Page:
Scheduling is always an issue for college students, because there is just so little time. If you took a survey of college students to determine what their first wish we would be if they unbottled a genie, the most popular result after “more money” would probably be “more time in the day.” College students have to worry about huge course loads, exams, extracurricular activities, and social obligations. That’s not to mention finding a way to make money, or taking on internships in order to prepare for your future employment.

The lucky thing for the average college student though is that everything is close by. All of the things most students spend their time on are a short walk or bike ride away. That’s the beauty of living on a college campus — all of your friends, activities, classes, and maybe even your job, are all right there. For those who aren’t so lucky to live on or near the campus on which they’re studying, time management gets even more complicated.

5 Helpful Tips For College Commuter Students

Not everyone can afford to live on a college campus, but that shouldn’t limit their college choices too much. What about people who live in Eugene, but want to study for Portland State’s criminal justice degree? (For those who don’t live in Oregon, those places are far away.) You can absolutely be a fulltime college student while also having a commute. You will just have to put in some extra work. Start by following these 5 tips for commuter students.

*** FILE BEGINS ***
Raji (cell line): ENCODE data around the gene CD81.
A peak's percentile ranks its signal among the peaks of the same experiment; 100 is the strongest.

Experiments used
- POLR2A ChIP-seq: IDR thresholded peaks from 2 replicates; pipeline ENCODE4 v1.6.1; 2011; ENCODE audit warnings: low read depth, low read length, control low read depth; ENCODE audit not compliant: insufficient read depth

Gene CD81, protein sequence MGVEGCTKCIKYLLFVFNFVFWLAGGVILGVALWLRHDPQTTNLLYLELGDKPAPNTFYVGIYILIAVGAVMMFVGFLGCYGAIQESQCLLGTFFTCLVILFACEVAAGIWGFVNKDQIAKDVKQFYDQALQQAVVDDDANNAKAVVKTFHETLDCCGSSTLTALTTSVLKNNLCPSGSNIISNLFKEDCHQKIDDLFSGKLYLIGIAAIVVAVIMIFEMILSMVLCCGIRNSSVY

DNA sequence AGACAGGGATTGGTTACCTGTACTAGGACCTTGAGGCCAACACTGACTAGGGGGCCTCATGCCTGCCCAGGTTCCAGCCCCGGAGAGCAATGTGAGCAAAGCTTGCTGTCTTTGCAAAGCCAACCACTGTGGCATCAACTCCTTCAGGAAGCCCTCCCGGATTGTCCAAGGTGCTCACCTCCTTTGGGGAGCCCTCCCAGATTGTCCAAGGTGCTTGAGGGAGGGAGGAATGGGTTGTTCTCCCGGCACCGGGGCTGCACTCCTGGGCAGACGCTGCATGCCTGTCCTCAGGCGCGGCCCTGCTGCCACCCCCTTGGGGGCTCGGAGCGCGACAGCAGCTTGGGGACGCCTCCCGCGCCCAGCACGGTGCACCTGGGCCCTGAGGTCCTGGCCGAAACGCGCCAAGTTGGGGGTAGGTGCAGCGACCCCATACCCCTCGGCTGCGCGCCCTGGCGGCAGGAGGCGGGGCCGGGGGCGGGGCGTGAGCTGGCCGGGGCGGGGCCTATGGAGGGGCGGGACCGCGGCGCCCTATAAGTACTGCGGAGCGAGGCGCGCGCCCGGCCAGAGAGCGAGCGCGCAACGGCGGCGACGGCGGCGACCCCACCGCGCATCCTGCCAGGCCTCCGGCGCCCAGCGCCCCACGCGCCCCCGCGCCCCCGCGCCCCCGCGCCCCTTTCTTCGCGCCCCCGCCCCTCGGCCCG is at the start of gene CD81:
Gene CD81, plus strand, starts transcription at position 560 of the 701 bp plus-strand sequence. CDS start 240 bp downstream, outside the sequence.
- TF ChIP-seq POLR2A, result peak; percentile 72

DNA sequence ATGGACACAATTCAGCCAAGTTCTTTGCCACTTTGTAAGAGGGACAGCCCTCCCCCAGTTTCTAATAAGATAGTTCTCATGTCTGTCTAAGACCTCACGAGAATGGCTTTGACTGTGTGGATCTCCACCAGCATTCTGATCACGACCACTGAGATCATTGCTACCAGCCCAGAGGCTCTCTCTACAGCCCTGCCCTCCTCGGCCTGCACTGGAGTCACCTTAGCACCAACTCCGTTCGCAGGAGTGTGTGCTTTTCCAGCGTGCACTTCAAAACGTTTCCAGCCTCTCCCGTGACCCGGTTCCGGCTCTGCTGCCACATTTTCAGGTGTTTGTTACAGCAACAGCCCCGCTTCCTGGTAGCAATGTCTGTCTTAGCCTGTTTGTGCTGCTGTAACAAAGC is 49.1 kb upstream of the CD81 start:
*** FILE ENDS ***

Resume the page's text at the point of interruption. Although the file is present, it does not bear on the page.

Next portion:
1. Get an Early Start

Hopefully if you have a long commute to deal with, you can avoid taking too many morning classes. Unfortunately, this won’t always be under your control. No matter when your classes are though, you will want to get an early start on your day. Traffic is unpredictable, as is parking, depending on your school, so you want to give yourself plenty of time to avoid chronic tardiness.

  1. Take the Bus or Train if Possible

Driving to school is great because you get to run on your own schedule. It also means that time you spent in the car is wasted. If you take a train or bus, you can spend your commute time doing homework, reading, or catching up on some much needed sleep.

  1. Find a Place Near Campus to Crash

Whether it be a friend’s house, deserted dorm, or broom closet, if you can find a place near campus to spend the night from time to time, it will be a huge help. Especially in situations where you have a night class the night before a morning class.

  1. Join Clubs

You may be tempted to have as few commitments on campus as possible to avoid your commute, but you will need to put yourself out there in order to make friends and enjoy your college experience.

  1. Take Online Classes

Take online classes through your college in addition to the ones you take on campus in order to reduce your commute days.